You can have hemorrhoids and not know you have them.

  • Answer 1/8

    You can have hemorrhoids and not know you have them.

    • You answered:
    • Correct Answer:

    Hemorrhoids are very common -- 3 out of 4 adults get them at some point. They're basically swollen veins around your anus. External ones are in the skin around your butt, and they may cause itching, pain, and swelling. But internal hemorrhoids happen inside your rectum, so you usually can’t see or feel them. Don't worry. You need medical treatment for hemorrhoids only if you have symptoms.

  • Question 1/8

    Heartburn and gastroesophageal reflux disease (GERD) are the same thing.

  • Answer 1/8

    Heartburn and gastroesophageal reflux disease (GERD) are the same thing.

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    • Correct Answer:

    Heartburn is a symptom of GERD. This condition causes stomach acid to flow backward into your esophagus, the tube that connects your throat to your stomach. That creates a burning feeling in your chest -- heartburn. You can have heartburn without GERD. But if you have it more than twice a week, talk to your doctor.

  • Question 1/8

    Gallstones can grow as big as a golf ball.

  • Answer 1/8

    Gallstones can grow as big as a golf ball.

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    • Correct Answer:

    Your gallbladder is a small organ below your liver that stores bile, a liquid that helps you digest food. Sometimes, the bile hardens into "stones," which can be tiny or up to golf ball-size. Often, they don't need any treatment. But if they block your bile ducts -- tubes that carry bile from the liver to the small intestine -- you may need to get your gallbladder removed.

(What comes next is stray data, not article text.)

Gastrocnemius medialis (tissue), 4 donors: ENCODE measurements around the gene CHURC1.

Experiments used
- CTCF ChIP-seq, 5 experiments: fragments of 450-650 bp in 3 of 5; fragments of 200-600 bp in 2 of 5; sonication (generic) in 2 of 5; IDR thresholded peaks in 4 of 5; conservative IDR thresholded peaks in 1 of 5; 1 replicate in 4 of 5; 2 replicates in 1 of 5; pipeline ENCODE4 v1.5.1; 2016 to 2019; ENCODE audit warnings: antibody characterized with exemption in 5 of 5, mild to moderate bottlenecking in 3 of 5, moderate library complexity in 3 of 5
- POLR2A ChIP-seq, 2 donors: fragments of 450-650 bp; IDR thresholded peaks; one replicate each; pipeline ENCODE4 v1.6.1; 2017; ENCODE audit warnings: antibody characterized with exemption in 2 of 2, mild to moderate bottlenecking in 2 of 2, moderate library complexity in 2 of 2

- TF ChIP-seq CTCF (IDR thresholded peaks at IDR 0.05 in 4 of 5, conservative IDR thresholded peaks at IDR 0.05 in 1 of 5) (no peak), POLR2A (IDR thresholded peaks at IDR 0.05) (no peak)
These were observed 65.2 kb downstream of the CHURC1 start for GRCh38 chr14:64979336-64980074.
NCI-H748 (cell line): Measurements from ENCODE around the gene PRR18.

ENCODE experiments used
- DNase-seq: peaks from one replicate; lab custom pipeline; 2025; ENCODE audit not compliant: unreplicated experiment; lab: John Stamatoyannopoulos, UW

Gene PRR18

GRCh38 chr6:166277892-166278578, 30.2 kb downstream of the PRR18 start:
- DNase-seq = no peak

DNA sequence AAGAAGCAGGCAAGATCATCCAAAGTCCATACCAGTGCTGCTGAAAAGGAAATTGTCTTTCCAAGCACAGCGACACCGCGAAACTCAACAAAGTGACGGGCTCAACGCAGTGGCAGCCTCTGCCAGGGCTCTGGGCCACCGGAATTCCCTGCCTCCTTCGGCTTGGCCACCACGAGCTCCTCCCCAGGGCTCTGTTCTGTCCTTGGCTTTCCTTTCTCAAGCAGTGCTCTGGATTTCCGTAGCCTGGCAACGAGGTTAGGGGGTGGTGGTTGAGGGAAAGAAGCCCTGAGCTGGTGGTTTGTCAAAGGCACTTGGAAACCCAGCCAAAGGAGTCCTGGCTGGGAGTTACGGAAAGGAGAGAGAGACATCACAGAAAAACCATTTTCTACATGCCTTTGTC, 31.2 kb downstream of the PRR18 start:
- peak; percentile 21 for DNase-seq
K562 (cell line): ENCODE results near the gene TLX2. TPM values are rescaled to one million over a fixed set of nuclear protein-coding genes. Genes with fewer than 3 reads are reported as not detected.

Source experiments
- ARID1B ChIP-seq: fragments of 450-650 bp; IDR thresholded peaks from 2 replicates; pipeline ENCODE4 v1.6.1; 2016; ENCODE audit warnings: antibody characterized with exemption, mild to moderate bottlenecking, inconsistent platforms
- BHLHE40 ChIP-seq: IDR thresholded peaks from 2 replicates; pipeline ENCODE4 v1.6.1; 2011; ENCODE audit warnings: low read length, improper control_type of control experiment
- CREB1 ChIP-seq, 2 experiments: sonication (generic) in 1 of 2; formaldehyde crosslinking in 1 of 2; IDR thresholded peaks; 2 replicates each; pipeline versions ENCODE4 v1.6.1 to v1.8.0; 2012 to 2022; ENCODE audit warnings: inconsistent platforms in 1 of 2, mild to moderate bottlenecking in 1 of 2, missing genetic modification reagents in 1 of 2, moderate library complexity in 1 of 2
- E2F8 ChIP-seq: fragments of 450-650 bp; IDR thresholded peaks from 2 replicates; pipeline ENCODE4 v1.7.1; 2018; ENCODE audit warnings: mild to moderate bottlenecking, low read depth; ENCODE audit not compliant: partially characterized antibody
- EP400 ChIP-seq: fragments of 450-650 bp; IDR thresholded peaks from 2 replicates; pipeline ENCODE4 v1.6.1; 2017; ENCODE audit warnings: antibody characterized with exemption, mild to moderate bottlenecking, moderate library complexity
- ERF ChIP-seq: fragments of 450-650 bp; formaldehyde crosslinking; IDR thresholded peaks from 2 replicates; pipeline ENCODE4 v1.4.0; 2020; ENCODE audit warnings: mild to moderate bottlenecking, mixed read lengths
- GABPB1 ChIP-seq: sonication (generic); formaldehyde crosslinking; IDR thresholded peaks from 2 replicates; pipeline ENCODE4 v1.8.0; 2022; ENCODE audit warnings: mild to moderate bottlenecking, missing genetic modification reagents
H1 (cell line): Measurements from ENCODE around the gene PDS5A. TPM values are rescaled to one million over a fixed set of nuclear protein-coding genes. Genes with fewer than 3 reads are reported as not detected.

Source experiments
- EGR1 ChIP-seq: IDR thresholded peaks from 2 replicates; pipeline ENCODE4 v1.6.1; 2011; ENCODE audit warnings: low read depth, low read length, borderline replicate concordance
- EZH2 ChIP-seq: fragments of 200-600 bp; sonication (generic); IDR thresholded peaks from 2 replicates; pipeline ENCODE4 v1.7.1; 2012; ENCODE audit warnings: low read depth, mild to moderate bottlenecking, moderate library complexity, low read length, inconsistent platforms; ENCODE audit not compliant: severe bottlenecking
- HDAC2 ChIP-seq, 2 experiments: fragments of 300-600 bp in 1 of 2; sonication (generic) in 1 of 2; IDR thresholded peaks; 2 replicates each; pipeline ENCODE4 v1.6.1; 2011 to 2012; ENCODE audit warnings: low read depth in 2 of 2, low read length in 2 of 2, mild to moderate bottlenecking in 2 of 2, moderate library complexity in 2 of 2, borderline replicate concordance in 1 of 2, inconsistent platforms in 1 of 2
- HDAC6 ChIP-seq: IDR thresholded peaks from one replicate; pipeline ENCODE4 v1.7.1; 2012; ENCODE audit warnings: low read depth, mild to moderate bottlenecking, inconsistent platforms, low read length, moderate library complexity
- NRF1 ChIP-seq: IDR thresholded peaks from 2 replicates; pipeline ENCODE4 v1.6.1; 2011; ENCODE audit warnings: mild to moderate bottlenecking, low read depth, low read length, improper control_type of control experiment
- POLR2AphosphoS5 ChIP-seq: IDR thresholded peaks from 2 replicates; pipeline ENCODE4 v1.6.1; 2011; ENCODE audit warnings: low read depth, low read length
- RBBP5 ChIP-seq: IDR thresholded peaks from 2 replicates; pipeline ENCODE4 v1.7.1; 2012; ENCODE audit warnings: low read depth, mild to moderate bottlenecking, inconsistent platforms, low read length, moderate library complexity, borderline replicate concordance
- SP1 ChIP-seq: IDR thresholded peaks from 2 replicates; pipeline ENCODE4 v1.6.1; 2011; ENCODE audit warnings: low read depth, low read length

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Sources | Reviewed by Jennifer Robinson, MD on March 27, 2020 Medically Reviewed on March 27, 2020

Reviewed by Jennifer Robinson, MD on
March 27, 2020

IMAGE PROVIDED BY:

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SOURCES:

Cedars-Sinai: "Irritable Bowel Syndrome (IBS)."

Mayo Clinic: "Celiac disease: Can gluten be absorbed through the skin?" "Hemorrhoids," "Acid Reflux & GERD: The Same Thing?" "Gallstones."

UpToDate: "Patient education: Constipation in adults (Beyond the Basics)," "Patient education: Nonalcoholic fatty liver disease (NAFLD), including nonalcoholic steatohepatitis (NASH) (Beyond the Basics)," "Patient education: Diverticular disease (Beyond the Basics)," "Patient education: Gallstones (Beyond the Basics)," "Patient education: Irritable Bowel Syndrome."

Cleveland Clinic: "IBD and IBS: Q&A," "The Best & Worst Foods for IBS."

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THIS TOOL DOES NOT PROVIDE MEDICAL ADVICE. It is intended for general informational purposes only and does not address individual circumstances. It is not a substitute for professional medical advice, diagnosis or treatment and should not be relied on to make decisions about your health. Never ignore professional medical advice in seeking treatment because of something you have read on the WebMD Site. If you think you may have a medical emergency, immediately call your doctor or dial 911.